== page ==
Editor’s Column – Beyond the Bubble

Atit Amin

Wish you could be in Madrid by 3 p.m. on Thursday? Want to impress the ladies with an authentic English accent? How about making casual conversation with Kevin Spacey? Done, done and done.

I understand that spending a semester abroad isn’t for everyone, but if you have the chance, do not hesitate to take full advantage of this precious opportunity. It only comes at you once and you will only realize its full-fledged benefits after experiencing it for yourself.

Along with sixteen other ‘Gate students, I spent the fall in London where our study group was led by Economics Professors Kevin Rask and Jill Tiefenthaler. Because we were the only Colgate program in the city at the time, the seventeen of us got to know each other, as well as our professors and their two kids, very well. From organizing “class trips” to Bath, Stonehenge, Oxford and Brussels, in addition to providing several dinners at classy restaurants all on Colgate’s tab, our professors left an unmistakable embracive impression on us.

To be fair and honest, the trip did stress an educational component, that was unlike any type of classroom experience we would receive on campus. Although we were not officially enrolled in an English university, we reaped the same benefits because all of our classes were taught by top-flight British academics. Furthermore, rather than focusing on the U.S., we gained a strong perspective on the current and past states of European economies, due to a more secular basis in our economics classes.

One of our courses was a British Theatre class that all but forced us to develop a taste for the English arts and, in the end, I’m certainly glad to have taken the course. It was not only an enjoyable change of pace from theory-laden econ, but we also watched performances given by Alan Cumming (Nightcrawler from X2), Colm Meaney (Chief O’Brien from Star Trek) and, of course, the aforementioned and fellow Jersey boy, Kevin Spacey.

When we weren’t sifting through PDFs on the Thatcher regime, we were provided with the opportunity to roam the city and to take in the lifestyle of a mega-metropolitan. Not having to worry about the weather or rely on the Cruiser, we were able to wear t-shirts and walk the limits of the city. As we were all initially homesick, finding our British version of the Jug, “Printworks,” quickly cured our appetite for vintage Euro nightlife. Not interested in cricket, European football or rugby, we also yearned for some true American sports. Consequently, our next discovery was just as crucial, and the “American Sports Bar” afforded us the chance to take in the disheartening MLB playoffs and real, gritty American football, albeit on a five-hour time disadvantage. Lastly, the English experience would hardly be complete without partaking in its cherished pastime of pubs. I readily realized that the Brits devour pints of beer as Americans sip Starbucks lattes.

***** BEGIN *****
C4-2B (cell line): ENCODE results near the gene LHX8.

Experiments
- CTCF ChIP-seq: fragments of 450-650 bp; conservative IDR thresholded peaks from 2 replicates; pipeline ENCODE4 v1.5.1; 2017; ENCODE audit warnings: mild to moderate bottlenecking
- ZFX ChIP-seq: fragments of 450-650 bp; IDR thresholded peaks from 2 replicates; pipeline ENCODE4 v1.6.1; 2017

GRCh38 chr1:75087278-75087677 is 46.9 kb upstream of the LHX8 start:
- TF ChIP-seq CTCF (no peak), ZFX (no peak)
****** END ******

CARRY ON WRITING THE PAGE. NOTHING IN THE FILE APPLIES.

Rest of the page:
Comparable to most other study abroad programs, traveling and sightseeing is truly worth the price of admission. Unlike the States, Europe’s cutthroat, lost-cost airline industry is just taking off, which allowed us to take off during a handful of weekends. Given London’s ideal central location, spending the weekend on the continent or elsewhere in the United Kingdom is only a few clicks away. I know my econ mates and veterans of this group can similarly attest in saying that there is a wealth of opportunity and experience waiting to be explored, so make the most of your coveted time.

For interested underclassmen, one of the attractive features of the program is the ability to concurrently hold an internship during the term. Its purpose served twofold: firstly, we were able to gain another notch of experience under our belts, and secondly to see how business is operated and conducted from another hemisphere. And who knows, in the process, you might even be outsourced to an offshore jurisdiction that turns out to be a tropical paradise!

In giving a thorough assessment I also need to mention that it will certainly be an expensive semester. During parts of our program, the dollar’s value was cut in half, so to us Americans, Mickey D’s would boast the two-dollar menu. Eventually, at the tail end of the semester, having completed your vast journeys, your wallet will likely feel weightless, but it’s money spent wisely. You’re only a twenty-year-old college junior spending a semester abroad once in your lifetime. Don’t regret the missed opportunity another twenty years from now!

I’ll leave it to another famed American actor, Will Ferrell, in his portrayal of legendary anchorman Ron Burgundy to describe our collective experiences, when he memorably stated, “When in Rome.”